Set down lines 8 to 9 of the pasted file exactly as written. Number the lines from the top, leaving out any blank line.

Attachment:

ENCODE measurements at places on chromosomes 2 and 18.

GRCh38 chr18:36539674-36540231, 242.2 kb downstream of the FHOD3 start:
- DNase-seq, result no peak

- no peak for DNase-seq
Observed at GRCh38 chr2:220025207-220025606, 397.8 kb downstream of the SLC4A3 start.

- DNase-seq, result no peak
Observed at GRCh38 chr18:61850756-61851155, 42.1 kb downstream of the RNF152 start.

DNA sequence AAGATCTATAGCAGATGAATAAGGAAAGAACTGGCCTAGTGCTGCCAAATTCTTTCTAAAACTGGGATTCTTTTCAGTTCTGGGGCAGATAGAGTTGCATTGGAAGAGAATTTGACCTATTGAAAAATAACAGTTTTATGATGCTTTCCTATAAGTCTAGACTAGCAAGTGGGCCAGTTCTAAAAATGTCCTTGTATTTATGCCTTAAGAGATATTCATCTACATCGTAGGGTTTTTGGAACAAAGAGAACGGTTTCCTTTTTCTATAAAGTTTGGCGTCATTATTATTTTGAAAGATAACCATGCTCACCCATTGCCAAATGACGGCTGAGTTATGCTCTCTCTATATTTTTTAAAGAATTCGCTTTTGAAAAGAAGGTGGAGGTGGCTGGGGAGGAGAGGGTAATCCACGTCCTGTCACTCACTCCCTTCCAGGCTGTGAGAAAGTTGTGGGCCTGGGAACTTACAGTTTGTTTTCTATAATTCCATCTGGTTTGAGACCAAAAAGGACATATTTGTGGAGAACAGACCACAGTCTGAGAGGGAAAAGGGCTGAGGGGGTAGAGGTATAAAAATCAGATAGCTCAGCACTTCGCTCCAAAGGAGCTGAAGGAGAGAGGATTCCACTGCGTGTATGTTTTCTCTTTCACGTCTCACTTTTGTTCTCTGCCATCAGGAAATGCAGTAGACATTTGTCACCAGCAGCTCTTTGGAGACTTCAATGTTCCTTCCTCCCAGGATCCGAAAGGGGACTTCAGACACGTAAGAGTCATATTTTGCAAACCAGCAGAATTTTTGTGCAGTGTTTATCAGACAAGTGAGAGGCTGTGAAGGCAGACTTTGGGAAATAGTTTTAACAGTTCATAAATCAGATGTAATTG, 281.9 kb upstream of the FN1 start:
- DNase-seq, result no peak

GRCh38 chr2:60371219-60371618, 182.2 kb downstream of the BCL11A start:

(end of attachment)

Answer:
DNA sequence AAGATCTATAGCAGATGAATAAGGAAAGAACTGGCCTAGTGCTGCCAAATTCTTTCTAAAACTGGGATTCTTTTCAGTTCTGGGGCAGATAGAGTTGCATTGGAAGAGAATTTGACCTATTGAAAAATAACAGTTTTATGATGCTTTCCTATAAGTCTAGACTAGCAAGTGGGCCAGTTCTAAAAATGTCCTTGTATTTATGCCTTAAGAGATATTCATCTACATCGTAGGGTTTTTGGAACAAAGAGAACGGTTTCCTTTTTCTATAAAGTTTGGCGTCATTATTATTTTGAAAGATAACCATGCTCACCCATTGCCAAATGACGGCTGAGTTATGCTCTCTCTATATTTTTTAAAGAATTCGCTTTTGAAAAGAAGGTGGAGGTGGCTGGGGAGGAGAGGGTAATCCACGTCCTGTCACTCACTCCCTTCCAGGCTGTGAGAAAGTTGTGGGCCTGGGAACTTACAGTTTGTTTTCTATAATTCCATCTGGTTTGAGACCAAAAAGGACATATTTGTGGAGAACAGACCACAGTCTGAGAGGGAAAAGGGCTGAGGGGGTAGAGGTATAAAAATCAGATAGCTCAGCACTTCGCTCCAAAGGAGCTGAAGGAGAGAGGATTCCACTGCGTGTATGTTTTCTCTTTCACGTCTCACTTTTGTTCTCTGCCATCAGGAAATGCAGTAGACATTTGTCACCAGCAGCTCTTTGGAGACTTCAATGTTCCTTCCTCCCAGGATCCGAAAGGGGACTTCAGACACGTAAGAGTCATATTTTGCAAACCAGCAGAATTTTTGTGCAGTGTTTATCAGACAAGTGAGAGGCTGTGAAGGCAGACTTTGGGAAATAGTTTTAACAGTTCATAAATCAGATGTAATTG, 281.9 kb upstream of the FN1 start:
- DNase-seq, result no peak